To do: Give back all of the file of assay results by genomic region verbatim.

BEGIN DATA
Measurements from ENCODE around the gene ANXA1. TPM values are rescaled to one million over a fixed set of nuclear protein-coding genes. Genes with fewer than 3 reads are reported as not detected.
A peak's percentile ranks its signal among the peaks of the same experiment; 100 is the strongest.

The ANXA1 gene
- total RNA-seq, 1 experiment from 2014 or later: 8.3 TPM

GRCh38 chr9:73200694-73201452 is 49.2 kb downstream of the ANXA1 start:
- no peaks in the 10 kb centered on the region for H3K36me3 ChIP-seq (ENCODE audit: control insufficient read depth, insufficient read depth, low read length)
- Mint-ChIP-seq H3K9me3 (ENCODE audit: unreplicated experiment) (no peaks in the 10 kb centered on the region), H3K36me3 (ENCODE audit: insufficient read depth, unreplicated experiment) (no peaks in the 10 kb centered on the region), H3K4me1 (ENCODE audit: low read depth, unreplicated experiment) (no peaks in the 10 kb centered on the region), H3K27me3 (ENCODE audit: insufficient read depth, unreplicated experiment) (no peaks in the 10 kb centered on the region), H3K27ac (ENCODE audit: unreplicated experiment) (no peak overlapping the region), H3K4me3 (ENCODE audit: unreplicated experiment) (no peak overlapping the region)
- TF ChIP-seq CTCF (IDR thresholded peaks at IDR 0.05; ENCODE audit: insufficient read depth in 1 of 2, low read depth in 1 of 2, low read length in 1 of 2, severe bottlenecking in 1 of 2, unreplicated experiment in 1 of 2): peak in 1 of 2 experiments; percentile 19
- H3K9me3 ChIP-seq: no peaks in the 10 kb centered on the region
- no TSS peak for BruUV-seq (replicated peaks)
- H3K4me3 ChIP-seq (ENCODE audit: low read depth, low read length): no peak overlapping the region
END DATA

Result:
Measurements from ENCODE around the gene ANXA1. TPM values are rescaled to one million over a fixed set of nuclear protein-coding genes. Genes with fewer than 3 reads are reported as not detected.
A peak's percentile ranks its signal among the peaks of the same experiment; 100 is the strongest.

The ANXA1 gene
- total RNA-seq, 1 experiment from 2014 or later: 8.3 TPM

GRCh38 chr9:73200694-73201452 is 49.2 kb downstream of the ANXA1 start:
- no peaks in the 10 kb centered on the region for H3K36me3 ChIP-seq (ENCODE audit: control insufficient read depth, insufficient read depth, low read length)
- Mint-ChIP-seq H3K9me3 (ENCODE audit: unreplicated experiment) (no peaks in the 10 kb centered on the region), H3K36me3 (ENCODE audit: insufficient read depth, unreplicated experiment) (no peaks in the 10 kb centered on the region), H3K4me1 (ENCODE audit: low read depth, unreplicated experiment) (no peaks in the 10 kb centered on the region), H3K27me3 (ENCODE audit: insufficient read depth, unreplicated experiment) (no peaks in the 10 kb centered on the region), H3K27ac (ENCODE audit: unreplicated experiment) (no peak overlapping the region), H3K4me3 (ENCODE audit: unreplicated experiment) (no peak overlapping the region)
- TF ChIP-seq CTCF (IDR thresholded peaks at IDR 0.05; ENCODE audit: insufficient read depth in 1 of 2, low read depth in 1 of 2, low read length in 1 of 2, severe bottlenecking in 1 of 2, unreplicated experiment in 1 of 2): peak in 1 of 2 experiments; percentile 19
- H3K9me3 ChIP-seq: no peaks in the 10 kb centered on the region
- no TSS peak for BruUV-seq (replicated peaks)
- H3K4me3 ChIP-seq (ENCODE audit: low read depth, low read length): no peak overlapping the region